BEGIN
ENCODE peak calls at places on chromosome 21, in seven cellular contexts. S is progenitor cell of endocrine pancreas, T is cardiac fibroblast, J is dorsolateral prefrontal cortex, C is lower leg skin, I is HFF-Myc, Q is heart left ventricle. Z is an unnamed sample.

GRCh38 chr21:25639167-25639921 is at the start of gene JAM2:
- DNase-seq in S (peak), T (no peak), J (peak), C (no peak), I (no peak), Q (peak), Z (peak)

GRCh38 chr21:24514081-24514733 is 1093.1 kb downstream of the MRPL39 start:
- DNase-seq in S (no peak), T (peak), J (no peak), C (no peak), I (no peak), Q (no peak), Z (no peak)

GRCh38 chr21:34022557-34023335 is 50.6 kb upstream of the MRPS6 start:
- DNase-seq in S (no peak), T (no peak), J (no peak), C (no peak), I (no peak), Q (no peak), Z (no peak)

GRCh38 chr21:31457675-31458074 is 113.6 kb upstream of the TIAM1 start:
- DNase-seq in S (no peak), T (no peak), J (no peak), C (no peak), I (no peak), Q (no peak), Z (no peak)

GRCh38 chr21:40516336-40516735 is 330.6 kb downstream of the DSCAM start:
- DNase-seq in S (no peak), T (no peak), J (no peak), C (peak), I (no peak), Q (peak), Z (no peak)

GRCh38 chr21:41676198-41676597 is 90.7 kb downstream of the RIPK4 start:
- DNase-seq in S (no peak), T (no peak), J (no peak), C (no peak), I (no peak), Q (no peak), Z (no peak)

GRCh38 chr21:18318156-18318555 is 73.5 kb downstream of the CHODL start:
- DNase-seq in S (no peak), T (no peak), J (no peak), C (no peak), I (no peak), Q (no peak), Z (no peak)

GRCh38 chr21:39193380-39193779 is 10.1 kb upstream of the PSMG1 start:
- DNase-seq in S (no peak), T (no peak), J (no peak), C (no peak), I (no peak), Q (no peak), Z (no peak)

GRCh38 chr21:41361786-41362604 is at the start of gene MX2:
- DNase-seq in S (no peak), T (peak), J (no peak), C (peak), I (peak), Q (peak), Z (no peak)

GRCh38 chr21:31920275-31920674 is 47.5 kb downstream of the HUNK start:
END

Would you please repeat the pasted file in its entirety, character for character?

ENCODE peak calls at places on chromosome 21, in seven cellular contexts. S is progenitor cell of endocrine pancreas, T is cardiac fibroblast, J is dorsolateral prefrontal cortex, C is lower leg skin, I is HFF-Myc, Q is heart left ventricle. Z is an unnamed sample.

GRCh38 chr21:25639167-25639921 is at the start of gene JAM2:
- DNase-seq in S (peak), T (no peak), J (peak), C (no peak), I (no peak), Q (peak), Z (peak)

GRCh38 chr21:24514081-24514733 is 1093.1 kb downstream of the MRPL39 start:
- DNase-seq in S (no peak), T (peak), J (no peak), C (no peak), I (no peak), Q (no peak), Z (no peak)

GRCh38 chr21:34022557-34023335 is 50.6 kb upstream of the MRPS6 start:
- DNase-seq in S (no peak), T (no peak), J (no peak), C (no peak), I (no peak), Q (no peak), Z (no peak)

GRCh38 chr21:31457675-31458074 is 113.6 kb upstream of the TIAM1 start:
- DNase-seq in S (no peak), T (no peak), J (no peak), C (no peak), I (no peak), Q (no peak), Z (no peak)

GRCh38 chr21:40516336-40516735 is 330.6 kb downstream of the DSCAM start:
- DNase-seq in S (no peak), T (no peak), J (no peak), C (peak), I (no peak), Q (peak), Z (no peak)

GRCh38 chr21:41676198-41676597 is 90.7 kb downstream of the RIPK4 start:
- DNase-seq in S (no peak), T (no peak), J (no peak), C (no peak), I (no peak), Q (no peak), Z (no peak)

GRCh38 chr21:18318156-18318555 is 73.5 kb downstream of the CHODL start:
- DNase-seq in S (no peak), T (no peak), J (no peak), C (no peak), I (no peak), Q (no peak), Z (no peak)

GRCh38 chr21:39193380-39193779 is 10.1 kb upstream of the PSMG1 start:
- DNase-seq in S (no peak), T (no peak), J (no peak), C (no peak), I (no peak), Q (no peak), Z (no peak)

GRCh38 chr21:41361786-41362604 is at the start of gene MX2:
- DNase-seq in S (no peak), T (peak), J (no peak), C (peak), I (peak), Q (peak), Z (no peak)

GRCh38 chr21:31920275-31920674 is 47.5 kb downstream of the HUNK start: